When Mark McGwire confessed on January 11th, I expressed doubts over whether he had done enough to achieve his primary, current goal: No, not make the Hall of Fame, but transition back into baseball smoothly as a hitting coach.

Those doubts persist, after the man who alleges to be McGwire's steroids dealer spoke to ESPN.

Bernie Miklasz, the respected St. Louis Post-Dispatch columnist, wonders the same thing. As Miklasz writes, this isn't a moralism thing. It's a pragmatism thing. Thanks to Buster Olney's blog for the Miklasz link.

I can't envision hordes of media following McGwire and the Cardinals around the country. It's not feasible in this economic climate. But I can envision the regular St. Louis media having to constantly check in with McGwire concerning the latest story to break.

And again: McGwire can provide only so much positive value, as the team's hitting coach. This is a new test case. It's not Barry Bonds or Alex Rodriguez silencing their critics with on-field greatness.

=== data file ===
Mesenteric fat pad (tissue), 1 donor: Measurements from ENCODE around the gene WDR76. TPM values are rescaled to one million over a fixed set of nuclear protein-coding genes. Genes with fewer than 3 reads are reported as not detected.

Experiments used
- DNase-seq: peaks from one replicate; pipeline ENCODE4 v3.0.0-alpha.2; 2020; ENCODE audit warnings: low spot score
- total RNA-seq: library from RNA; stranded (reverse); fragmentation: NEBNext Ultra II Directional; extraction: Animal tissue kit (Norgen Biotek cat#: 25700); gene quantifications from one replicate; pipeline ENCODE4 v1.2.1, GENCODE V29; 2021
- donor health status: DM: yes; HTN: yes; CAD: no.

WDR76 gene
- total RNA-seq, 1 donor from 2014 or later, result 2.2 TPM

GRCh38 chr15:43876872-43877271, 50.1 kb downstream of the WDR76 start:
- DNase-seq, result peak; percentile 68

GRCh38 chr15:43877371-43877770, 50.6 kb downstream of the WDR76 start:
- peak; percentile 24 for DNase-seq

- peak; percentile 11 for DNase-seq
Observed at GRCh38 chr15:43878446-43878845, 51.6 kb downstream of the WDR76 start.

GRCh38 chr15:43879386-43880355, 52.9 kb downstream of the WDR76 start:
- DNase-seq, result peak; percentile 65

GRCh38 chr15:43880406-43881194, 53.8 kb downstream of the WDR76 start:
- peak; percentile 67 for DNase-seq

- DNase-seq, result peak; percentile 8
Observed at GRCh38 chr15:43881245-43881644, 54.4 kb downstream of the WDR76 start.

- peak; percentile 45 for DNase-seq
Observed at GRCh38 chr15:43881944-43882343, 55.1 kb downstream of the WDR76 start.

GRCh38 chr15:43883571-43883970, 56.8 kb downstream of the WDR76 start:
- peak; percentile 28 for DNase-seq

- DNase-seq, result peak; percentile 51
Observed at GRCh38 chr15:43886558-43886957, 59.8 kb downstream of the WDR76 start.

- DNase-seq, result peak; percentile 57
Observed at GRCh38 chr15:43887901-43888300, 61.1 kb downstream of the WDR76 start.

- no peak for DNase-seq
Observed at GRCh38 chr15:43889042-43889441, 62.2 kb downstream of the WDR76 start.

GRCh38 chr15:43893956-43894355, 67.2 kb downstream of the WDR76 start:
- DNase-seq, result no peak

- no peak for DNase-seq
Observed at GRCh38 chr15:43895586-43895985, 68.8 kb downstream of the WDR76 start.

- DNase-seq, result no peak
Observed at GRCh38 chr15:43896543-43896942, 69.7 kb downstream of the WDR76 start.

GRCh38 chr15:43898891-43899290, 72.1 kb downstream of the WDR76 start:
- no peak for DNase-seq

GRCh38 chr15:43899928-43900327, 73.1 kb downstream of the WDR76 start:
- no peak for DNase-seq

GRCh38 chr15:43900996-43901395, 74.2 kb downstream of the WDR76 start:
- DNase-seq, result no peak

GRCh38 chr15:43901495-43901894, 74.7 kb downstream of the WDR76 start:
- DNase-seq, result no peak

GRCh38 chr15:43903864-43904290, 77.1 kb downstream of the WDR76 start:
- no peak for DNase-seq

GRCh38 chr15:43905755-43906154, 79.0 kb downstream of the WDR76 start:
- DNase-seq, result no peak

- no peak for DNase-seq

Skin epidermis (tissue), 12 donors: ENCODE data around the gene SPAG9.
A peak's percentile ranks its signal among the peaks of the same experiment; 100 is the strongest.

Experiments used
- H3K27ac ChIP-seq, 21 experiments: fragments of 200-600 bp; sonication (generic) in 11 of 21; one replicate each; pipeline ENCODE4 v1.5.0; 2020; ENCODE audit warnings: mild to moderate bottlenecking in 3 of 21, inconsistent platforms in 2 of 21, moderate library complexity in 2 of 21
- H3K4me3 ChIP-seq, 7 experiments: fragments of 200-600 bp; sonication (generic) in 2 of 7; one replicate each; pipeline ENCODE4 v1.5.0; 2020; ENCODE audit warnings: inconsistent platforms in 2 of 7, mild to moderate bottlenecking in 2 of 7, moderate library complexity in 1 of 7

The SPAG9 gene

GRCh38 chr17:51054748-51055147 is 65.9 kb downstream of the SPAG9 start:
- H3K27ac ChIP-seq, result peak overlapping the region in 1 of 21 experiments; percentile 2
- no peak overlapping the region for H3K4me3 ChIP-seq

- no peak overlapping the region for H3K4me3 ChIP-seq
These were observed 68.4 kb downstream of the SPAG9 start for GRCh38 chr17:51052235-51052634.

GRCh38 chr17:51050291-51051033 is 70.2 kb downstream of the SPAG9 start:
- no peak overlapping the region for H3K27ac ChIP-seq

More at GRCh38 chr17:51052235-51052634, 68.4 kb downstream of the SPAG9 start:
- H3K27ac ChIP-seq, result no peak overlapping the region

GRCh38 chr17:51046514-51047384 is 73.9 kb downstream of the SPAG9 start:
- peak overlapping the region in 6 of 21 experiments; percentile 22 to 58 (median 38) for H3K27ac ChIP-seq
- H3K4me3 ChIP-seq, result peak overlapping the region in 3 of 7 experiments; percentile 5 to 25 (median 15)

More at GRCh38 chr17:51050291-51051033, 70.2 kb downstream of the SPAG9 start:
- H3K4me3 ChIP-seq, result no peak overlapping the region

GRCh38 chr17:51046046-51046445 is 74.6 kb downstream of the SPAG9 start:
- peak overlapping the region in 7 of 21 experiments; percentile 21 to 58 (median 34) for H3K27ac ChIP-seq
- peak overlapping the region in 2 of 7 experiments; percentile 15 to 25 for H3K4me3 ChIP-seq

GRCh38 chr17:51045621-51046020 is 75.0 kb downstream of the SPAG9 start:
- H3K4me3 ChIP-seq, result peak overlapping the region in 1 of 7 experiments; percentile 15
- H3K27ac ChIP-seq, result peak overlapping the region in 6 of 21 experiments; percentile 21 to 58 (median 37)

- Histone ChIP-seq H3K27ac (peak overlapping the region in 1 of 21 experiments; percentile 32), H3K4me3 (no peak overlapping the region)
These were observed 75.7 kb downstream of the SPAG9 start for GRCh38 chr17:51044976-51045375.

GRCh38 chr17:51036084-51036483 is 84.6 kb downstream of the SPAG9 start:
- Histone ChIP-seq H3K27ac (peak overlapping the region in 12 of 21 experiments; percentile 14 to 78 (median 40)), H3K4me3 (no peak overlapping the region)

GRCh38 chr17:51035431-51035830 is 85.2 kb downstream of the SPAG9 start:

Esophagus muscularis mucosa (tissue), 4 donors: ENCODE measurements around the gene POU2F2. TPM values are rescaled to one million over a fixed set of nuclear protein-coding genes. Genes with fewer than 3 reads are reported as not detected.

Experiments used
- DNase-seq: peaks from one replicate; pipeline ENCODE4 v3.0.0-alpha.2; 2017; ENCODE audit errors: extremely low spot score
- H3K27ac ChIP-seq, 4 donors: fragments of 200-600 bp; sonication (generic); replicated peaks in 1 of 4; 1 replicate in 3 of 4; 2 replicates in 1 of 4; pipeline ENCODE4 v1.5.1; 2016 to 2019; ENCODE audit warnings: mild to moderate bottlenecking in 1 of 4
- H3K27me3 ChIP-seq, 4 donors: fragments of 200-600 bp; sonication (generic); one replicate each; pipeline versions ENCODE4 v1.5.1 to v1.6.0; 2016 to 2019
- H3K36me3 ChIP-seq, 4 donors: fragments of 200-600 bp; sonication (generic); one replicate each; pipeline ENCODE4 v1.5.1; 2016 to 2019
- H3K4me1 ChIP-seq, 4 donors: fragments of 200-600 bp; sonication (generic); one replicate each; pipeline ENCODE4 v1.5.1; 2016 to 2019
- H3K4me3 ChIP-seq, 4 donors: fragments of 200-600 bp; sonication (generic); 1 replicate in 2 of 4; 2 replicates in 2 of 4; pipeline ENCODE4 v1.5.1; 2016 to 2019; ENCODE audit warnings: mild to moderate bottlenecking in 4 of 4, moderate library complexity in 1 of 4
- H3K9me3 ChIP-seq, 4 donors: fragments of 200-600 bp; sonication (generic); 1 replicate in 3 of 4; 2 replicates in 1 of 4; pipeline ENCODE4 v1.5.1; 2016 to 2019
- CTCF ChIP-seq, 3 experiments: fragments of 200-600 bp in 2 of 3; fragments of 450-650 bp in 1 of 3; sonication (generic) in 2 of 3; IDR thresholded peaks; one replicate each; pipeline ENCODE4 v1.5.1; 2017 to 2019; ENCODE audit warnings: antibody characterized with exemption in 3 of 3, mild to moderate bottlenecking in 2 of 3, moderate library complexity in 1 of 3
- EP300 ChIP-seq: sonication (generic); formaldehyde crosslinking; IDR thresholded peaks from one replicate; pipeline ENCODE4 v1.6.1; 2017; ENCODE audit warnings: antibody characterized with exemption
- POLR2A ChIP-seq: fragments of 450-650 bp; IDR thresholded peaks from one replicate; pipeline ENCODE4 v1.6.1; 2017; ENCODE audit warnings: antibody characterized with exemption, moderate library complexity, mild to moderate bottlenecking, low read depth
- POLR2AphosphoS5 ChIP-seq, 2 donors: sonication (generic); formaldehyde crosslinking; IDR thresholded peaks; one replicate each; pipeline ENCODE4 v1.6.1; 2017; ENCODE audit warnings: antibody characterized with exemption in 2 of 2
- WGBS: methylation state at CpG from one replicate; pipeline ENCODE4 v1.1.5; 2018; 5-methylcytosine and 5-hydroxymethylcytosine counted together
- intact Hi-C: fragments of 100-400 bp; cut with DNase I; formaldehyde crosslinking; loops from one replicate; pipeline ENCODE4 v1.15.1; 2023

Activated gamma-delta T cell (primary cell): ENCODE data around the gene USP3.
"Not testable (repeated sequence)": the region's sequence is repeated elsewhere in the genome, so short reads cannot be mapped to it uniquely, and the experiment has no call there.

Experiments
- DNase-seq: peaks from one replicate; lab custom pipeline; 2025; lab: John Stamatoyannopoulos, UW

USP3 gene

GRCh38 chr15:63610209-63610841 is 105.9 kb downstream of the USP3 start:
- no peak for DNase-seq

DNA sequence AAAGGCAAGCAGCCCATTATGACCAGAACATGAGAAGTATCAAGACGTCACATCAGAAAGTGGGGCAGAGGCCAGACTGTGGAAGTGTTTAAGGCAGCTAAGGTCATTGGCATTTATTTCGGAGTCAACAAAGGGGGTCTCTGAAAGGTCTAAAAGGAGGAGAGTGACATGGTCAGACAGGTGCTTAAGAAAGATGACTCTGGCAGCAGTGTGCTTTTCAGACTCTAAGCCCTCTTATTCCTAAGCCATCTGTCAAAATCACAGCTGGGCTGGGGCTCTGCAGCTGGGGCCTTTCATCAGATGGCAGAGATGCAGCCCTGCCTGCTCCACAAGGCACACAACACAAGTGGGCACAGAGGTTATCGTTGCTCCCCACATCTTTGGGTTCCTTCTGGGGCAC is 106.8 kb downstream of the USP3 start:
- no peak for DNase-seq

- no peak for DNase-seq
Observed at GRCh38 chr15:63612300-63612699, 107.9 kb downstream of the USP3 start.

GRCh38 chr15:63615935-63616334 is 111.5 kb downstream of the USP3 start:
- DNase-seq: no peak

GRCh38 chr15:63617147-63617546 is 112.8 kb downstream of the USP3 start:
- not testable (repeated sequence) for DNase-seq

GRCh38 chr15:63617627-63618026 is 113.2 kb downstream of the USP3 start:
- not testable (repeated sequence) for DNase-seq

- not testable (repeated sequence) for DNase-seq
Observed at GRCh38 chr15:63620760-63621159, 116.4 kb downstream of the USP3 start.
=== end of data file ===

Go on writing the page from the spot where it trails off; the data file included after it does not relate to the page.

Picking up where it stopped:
--Jayson Stark of ESPN wants the BBWAA to add a fifth major award (in addition to MVP, Cy Young, Rookie of the Year and Manager of the Year): The Jerome Holtzman Award, for the best reliever. Holtzman, a longtime Chicago writer, invented the "save" statistic.

What do you think? I think it's unnecessary. Closers, and relievers in general, are just not as important as we perceive them to be. They're eligible for the MVP and Cy Young. The reason they've won those awards less frequently in recent years, I'd like to believe, is that the voting body has grown smarter.

--But really, these first two items are just to provide cover for this: The tiny font sizes that have surfaced, primarily in the comments.

Our little community has overcome everything thrown in our path, and we're going to overcome this, too, thanks to NaOH, who has provided this primer of how to make the blog more readable.

You da man, NaOH. If this doesn't work for anyone, just let us know.

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Have a great day.